Federal Rule of Civil Procedure 53(a) provides that Masters may be paid out of any fund of the action "which is in the custody and control of the Court as the Court may direct." Title 31 U.S.C. § 725v states that monies in the registry of any United States Court are "subject to disbursement on order approved by the court." The civil contempt fines paid by the Commonwealth have been placed in the Registry of this Court.
Title 18 U.S.C. § 402, concerned with criminal contempt fines, provides that the Court may apportion such fine monies among the parties damaged by the contempt. A court vested with such wide discretion over the use of criminal contempt fine funds clearly possesses the discretion to apply civil contempt fines. Cases arising under 18 U.S.C. § 401, the general contempt statute, buttress this interpretation.
Civil contempt fines, such as those imposed in this case, were intended by this Court to accomplish two purposes-to coerce compliance with the Court's Orders and to compensate for harm sustained by the disobedience of this Court's Orders. Such uses of civil contempt fines have long been recognized. United States v. United Mine Workers of America, 330 U.S. 258, 303, 67 S. Ct. 677, 701, 91 L. Ed. 884 (1946); Nelson v. Steiner, 279 F.2d 944, 947 (7th Cir. 1960).
In a recent case, the First Circuit found that funds created by court-imposed fines could properly be used to redress the situation originally complained of by plaintiffs. Cabrera v. Municipality of Bayamon, 622 F.2d 4 (1st Cir. 1980). Said the First Circuit:
We note that the payment of fines is creating a sizeable fund that properly could be used to speed rehabilitation or compensate plaintiffs for the special damages they have suffered due to defendants' unjustified delay. The district court controls disposition of these funds ... the district court may consider further exercise of its equitable power ... paid for from the fund created by the contempt fines.
622 F.2d at 7-8.
In the face of repeated noncompliance with its orders to improve city prison conditions, a three-judge panel of the Pennsylvania Court of Common Pleas imposed fines totaling $ 325,000.00 against the City of Philadelphia and established a committee charged with spending the fine proceeds to improve the city prison conditions. Jackson v. Hendrick, 22 Crim.L.Rptr. 2356-57 (1978). See also Palmigiano v. Garrahy, 448 F. Supp. 659 (D.R.I.1978). The "measure of a Court's power in civil contempt proceedings is determined by the requirements of full remedial relief." McComb v. Jacksonville Paper Co., 336 U.S. 187, 191, 69 S. Ct. 497, 499, 93 L. Ed. 599 (1949). See also 11 Wright & Miller, Federal Practice & Procedure § 2960 at 586 (federal court may frame sanction to fit violation).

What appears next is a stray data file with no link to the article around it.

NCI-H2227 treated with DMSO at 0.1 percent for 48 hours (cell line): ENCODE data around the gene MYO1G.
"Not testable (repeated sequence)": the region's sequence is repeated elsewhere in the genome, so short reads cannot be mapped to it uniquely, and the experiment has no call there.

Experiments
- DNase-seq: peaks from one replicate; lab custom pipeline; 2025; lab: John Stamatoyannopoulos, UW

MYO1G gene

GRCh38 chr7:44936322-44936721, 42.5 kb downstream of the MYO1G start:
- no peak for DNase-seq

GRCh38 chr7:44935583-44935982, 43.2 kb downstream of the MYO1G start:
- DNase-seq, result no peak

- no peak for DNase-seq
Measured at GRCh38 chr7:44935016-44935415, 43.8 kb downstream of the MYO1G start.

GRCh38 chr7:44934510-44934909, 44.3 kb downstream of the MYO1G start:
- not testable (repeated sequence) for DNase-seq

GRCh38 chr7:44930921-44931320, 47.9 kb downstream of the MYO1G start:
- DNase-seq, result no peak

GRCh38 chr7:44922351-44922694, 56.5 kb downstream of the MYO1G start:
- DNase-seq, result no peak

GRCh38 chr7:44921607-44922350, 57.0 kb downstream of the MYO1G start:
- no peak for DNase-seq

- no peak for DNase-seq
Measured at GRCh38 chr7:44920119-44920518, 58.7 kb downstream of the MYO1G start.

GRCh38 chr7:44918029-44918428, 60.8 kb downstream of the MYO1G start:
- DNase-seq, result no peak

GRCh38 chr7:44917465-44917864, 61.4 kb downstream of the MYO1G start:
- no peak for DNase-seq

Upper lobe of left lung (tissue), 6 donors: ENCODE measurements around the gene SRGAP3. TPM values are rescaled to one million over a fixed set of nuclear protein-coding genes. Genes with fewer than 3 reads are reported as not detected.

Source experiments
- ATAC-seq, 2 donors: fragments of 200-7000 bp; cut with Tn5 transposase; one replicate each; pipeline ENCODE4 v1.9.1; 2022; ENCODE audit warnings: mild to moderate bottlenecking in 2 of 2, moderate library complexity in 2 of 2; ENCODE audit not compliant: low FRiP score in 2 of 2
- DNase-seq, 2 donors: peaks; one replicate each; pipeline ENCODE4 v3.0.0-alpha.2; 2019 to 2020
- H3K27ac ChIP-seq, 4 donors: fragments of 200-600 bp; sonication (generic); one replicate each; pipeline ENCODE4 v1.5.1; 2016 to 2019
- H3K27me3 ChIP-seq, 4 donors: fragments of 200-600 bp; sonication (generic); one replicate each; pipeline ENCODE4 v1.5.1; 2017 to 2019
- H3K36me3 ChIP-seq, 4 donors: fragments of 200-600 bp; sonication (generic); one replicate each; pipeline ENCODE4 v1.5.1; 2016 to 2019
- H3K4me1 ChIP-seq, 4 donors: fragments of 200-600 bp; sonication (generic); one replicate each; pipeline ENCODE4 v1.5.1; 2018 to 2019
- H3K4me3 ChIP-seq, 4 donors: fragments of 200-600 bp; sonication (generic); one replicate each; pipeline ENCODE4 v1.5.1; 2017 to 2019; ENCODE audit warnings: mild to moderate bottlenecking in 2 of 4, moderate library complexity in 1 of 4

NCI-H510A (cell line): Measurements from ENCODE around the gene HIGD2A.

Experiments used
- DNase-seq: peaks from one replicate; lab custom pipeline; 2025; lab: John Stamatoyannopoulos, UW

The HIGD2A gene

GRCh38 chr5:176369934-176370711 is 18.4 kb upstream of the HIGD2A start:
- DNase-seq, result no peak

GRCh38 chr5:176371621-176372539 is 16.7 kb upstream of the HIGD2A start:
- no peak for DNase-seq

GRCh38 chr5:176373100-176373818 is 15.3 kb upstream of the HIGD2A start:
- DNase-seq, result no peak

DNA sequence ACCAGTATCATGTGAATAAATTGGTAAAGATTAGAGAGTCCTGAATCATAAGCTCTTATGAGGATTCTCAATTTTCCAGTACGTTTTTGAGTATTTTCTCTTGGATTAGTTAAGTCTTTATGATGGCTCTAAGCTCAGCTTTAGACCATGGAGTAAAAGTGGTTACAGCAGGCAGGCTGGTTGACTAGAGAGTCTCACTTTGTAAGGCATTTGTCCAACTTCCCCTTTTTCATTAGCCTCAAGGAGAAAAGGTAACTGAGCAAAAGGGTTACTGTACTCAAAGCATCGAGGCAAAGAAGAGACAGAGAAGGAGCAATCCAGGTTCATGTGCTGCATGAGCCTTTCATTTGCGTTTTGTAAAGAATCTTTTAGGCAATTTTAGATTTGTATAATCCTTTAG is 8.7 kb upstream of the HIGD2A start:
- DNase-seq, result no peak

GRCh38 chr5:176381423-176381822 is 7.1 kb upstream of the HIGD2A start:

The Commonwealth filed a reply to the plaintiffs' petition on Thursday, October 15, 1981. In their reply, they refer to no statute or case law which could inhibit this Court from transferring these funds for the use of the Masters. Rather, the Commonwealth merely notes that their appeal of the August 25 Contempt Order will be heard by the Third Circuit en banc in late November and that they wish the fine fund to remain undisturbed so that they may seek return of the money should the August 25 Order be reversed.
In light of the defendants' inability to persuade the Third Circuit, Justice Brennan and the Supreme Court of likely ultimate success on the merits in their attempt to stay the Contempt Order, defendants' present argument lacks persuasiveness when weighed against the need for vigorous Masters' offices to supervise compliance with the Court's orders according relief to the plaintiff class and the defendants' culpability in creating the desperate situation confronting the Masters. "The executive branch of government has no right to treat with impunity the orders of the judicial branch. An order issued by a court with jurisdiction over the subject matter and person must be obeyed by the parties until reversed by orderly and proper proceedings." Nelson v. Steiner, supra at 948.
Defendants' contempt has seriously jeopardized the operation of the Masters' offices and is endangering the retarded residents of Pennhurst and the other members of the plaintiff class. The Masters were appointed to monitor the activities of both the Commonwealth and the counties for the purpose of making certain that the retarded residents of Pennhurst receive relief pursuant to the injunctive Orders of this Court. There is no question that the contempt fund may be used to compensate the Masters.
© 1992-2004 VersusLaw Inc.